2. Viarengo LMA, Viarengo G, Martins AM, Mancini MW, Lopes LA. Medium and long-term outcomes of endovenous treatment of varicose veins with a 1940 nm diode laser: critical analysis and technical considerations. J Vasc Bras. 2017;16:23-30.
  3. Setia A, Schmedt CG, Beisswenger A, Dikic S, Demhasaj S, Setia O, et al. Safety and efficacy of endovenous laser ablation (EVLA) using 1940 nm and radial emitting fiber: 3-year results of a prospective, non-randomized study and comparison with 1470 nm. Lasers Surg Med. 2022;54:511-22.
  4. Setia A, Schmedt CG, oka R Sr. Endovenous laser ablation using laser systems emitting at wavelengths > 1900 nm: a systematic review. Lasers Med Sci. 2022;37:3473-83.
  5. Palombi L, Morelli M, Bruzzese D, Martinelli F, Quarto G, Bianchi PG. Endovenous laser ablation (EVLA) for vein insufficiency: two-year results of a multicenter experience with 1940-nm laser diode and a novel optical fiber. Lasers Med Sci. 2024;39:61.
  6. Hassanin A, Aherne TM, Greene G, Boyle E, Egan B, Tierney S, et al. A systematic review and meta-analysis of comparative studies comparing nonthermal versus thermal endovenous ablation in superficial venous incompetence. J Vasc Surg Venous Lymphat Disord. 2019;7:902-13.e3.
  7. Mohamed AH, Leung C, Wallace T, Smith G, Carradice D, Chetter I. A Randomized Controlled Trial of Endovenous Laser Ablation Versus Mechanochemical Ablation With ClariVein in the Management of Superficial Venous Incompetence (LAMA Trial). Ann Surg. 2021;273:e188-95.
  8. Vähäaho S, Mahmoud O, Halmesmäki K, Albäck A, Noronen K, Vikatmaa P, et al. Randomized Clinical Trial Of Mechanochemical and Endovenous Thermal Ablation of Great Saphenous Varicose Veins. Br J Surg. 2019;106:548-54.
  9. Brittenden J, Cooper D, Dimitrova M, Scotland G, Cotton SC, Elders A, et al. Five-Year Outcomes of a Randomized Trial of Treatments for Varicose Veins. N Engl J Med. 2019;381:912-22.
  10. van der Velden SK, Biemans AA, De Maeseneer MG, Kockaert MA, Cuypers PW, Hollestein LM, et al. Five-year results of a randomized clinical trial of conventional surgery, endovenous laser ablation and ultrasound-guided foam sclerotherapy in patients with great saphenous varicose veins. Br J Surg. 2015;102:1184-94.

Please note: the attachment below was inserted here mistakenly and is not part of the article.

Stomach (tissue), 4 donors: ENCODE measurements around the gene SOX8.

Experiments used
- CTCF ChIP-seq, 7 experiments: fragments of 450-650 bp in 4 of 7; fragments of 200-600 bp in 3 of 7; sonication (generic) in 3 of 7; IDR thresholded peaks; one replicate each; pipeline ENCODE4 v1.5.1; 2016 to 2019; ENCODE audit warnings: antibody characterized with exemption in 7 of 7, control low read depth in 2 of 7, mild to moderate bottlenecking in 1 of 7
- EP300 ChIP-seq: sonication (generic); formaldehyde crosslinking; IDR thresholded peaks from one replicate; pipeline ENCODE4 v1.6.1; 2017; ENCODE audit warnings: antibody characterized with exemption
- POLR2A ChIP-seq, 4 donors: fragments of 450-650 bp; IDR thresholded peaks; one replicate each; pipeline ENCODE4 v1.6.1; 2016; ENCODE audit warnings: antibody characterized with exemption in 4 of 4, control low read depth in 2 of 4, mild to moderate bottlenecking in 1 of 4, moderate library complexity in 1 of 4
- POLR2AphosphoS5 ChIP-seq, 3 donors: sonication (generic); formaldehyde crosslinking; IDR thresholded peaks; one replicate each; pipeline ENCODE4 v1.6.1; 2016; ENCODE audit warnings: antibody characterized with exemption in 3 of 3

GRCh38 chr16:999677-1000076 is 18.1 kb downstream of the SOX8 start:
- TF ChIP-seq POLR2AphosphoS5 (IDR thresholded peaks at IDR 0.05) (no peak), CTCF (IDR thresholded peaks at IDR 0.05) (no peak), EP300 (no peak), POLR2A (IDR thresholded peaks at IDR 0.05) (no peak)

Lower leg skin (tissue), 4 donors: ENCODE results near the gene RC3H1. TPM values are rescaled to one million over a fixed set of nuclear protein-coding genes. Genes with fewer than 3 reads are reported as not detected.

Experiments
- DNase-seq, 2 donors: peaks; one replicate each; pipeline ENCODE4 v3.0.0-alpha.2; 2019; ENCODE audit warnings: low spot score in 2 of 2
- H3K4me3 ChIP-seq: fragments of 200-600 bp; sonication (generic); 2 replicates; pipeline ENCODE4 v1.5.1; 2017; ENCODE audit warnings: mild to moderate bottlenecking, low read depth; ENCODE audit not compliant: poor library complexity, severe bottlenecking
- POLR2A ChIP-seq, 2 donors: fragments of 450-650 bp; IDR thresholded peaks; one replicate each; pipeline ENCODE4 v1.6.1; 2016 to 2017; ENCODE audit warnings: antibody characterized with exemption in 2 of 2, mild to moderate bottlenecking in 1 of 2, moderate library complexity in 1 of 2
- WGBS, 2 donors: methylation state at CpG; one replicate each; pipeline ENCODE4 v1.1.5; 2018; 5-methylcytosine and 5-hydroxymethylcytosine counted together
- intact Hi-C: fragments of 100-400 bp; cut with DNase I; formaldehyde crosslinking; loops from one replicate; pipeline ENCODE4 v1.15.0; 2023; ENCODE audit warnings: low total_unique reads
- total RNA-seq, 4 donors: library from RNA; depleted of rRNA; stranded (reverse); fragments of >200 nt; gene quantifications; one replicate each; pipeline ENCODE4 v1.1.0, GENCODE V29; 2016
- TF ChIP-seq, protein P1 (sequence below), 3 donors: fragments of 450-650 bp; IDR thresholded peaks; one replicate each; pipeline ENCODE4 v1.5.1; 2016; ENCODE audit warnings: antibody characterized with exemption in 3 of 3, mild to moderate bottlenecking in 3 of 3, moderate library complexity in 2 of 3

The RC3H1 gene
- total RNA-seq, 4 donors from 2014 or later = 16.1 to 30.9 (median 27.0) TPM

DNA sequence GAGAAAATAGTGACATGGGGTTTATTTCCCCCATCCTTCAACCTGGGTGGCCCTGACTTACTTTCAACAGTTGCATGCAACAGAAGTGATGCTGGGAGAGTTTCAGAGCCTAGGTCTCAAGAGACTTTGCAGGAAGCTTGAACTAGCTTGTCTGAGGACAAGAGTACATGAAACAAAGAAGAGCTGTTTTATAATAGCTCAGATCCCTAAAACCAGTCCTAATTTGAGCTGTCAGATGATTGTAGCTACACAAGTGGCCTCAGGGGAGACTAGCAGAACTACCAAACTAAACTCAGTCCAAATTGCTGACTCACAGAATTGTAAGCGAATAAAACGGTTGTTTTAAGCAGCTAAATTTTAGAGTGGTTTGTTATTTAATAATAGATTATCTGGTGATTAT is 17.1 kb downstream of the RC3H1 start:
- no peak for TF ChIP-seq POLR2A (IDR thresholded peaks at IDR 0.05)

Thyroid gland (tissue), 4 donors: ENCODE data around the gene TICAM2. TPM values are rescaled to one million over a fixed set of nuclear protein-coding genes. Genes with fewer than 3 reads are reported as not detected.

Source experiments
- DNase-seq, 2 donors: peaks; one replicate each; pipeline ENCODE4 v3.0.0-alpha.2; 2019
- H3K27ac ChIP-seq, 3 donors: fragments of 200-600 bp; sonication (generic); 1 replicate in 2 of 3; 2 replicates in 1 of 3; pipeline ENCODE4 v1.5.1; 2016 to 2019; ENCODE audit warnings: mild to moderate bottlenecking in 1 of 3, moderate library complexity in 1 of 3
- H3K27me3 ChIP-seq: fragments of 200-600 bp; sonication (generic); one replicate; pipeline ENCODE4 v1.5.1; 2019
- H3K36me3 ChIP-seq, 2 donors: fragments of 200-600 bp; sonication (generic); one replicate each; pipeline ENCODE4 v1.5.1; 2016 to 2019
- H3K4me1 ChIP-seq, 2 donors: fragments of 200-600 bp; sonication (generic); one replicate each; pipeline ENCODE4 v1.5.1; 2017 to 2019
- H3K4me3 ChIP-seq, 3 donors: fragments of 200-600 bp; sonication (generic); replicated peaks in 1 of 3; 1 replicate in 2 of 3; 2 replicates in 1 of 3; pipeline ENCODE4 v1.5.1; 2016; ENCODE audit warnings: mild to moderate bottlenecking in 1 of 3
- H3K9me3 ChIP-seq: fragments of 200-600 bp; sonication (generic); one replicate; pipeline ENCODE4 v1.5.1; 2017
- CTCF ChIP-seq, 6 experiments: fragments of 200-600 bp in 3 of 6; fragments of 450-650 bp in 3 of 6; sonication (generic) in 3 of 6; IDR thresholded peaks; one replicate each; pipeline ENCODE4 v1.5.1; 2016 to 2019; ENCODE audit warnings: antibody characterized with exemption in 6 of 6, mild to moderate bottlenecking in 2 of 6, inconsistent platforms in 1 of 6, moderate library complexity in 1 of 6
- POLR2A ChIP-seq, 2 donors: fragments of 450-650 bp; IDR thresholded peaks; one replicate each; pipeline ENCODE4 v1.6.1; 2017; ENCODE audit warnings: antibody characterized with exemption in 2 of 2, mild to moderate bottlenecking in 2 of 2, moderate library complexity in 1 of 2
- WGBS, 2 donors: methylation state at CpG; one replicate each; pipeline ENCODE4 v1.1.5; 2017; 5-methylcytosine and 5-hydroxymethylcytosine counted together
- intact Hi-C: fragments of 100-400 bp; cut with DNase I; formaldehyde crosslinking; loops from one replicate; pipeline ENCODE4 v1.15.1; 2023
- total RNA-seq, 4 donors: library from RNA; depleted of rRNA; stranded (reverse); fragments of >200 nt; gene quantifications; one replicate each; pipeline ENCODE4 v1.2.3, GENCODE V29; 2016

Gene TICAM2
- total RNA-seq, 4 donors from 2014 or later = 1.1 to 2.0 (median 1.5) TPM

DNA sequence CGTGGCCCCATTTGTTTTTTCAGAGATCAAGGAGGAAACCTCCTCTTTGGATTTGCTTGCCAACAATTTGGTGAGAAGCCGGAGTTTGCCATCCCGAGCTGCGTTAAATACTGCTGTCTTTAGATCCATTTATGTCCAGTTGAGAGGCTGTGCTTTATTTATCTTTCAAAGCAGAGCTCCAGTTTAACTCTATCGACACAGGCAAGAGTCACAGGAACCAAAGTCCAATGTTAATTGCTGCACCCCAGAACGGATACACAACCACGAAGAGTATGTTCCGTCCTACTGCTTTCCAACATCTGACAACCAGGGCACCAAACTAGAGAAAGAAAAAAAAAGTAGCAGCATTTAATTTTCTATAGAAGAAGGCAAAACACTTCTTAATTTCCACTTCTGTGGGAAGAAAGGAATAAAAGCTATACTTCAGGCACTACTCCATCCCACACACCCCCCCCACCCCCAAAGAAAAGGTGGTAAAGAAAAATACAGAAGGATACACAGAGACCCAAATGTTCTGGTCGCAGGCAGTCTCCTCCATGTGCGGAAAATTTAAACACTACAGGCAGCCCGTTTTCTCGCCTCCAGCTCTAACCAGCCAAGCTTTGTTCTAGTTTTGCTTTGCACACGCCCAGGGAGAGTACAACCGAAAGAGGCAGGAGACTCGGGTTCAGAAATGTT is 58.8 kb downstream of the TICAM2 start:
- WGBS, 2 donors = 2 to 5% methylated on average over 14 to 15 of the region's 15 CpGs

11. Shadid N, Nelemans P, Lawson J, Sommer A. Predictors of recurrence of great saphenous vein reflux following treatment with ultrasound-guided foamsclerotherapy. Phlebology. 2015;30:194-9.
  12. Victoria M GE, Rujano A AJ, Zilipo GM. Laser-sclerosing foam hybrid treatment, a non-tumescent technique for insufficient great saphenous vein ablation. Phlebology. 2024;39:267-72.
  13. Ulloa JH, Comerota A, Figueroa V, Cifuentes S. Great saphenous vein occlusion rates after combined treatment with laser and foam sclerotherapy. J Vasc Surg Venous Lymphat Disord. 2021;9:1437-42.
  14. Vähäaho S, Halmesmäki K, Mahmoud O, Albäck A, Noronen K, Venermo M. Three-year results of a randomized controlled trial comparing mechanochemical and thermal ablation in the treatment of insufficient great saphenous veins. J Vasc Surg Venous Lymphat Disord. 2021;9:652-9.
  15. Iłżecki M, Terlecki P, Przywara S, Iłzecka J, Dave S, Zubilewicz T. The novel minimally invasive mechano-chemical technique of the saphenous vein ablation. Our center experience: results of 24 months follow-up. Acta Angiol. 2019;25:127-32.
  16. Shutze WP, Kane K, Fisher T, Doud Y, Lassiter G, Leuking R, et al. The effect of wavelength on endothermal heat-induced thrombosis incidence after endovenous laser ablation. J Vasc Surg Venous Lymphat Disord. 2016;4:36-43.
  17. Dabbs EB, Mainsiouw LE, Holdstock JM, Price BA, Whiteley MS. A description of the 'smile sign' and multi-pass technique for endovenous laser ablation of large diameter great saphenous veins. Phlebology. 2018;33:534-9.
  18. Tang TY, Kam JW, Gaunt ME. ClariVein® - Early results from a large single-centre series of mechanochemical endovenous ablation for varicose veins. Phlebology. 2017;32:6-12.
  19. Kanter A. Clinical determinants of ultrasound-guided sclerotherapy. Part II: In search of the ideal injectate volume. Dermatol Surg. 1998;24:136-8.
  20. Vos CG, Ünlü Ç, Bosma J, van Vlijmen CJ, de Nie AJ, Schreve MA. A systematic review and meta-analysis of two novel techniques of nonthermal endovenous ablation of the great saphenous vein. J Vasc Surg Venous Lymphat Disord. 2017;5:880-96.

Original Article

Ann Phlebology 2024; 22(1): 27-31

Published online June 30, 2024 https://doi.org/10.37923/phle.2024.22.1.27

Copyright © Annals of phlebology.

Early Midterm Results of Laser Assisted Sclerotherapy

Jin Won Jun, M.D., Ji Ran Jang, M.D., Yong Beom Bak, M.D., Seung Jae Byun, M.D., Ph.D.

Department of Surgery, Cheongmac Hospital, Busan, Korea

Correspondence to:Seung Jae Byun
Department of Surgery, Cheongmac Hospital
Tel: 82-51-804-1119
Fax: 82-51-337-1101
E-mail: polarisking@hanmail.net

Received: June 13, 2024; Revised: June 20, 2024; Accepted: June 20, 2024

Abstract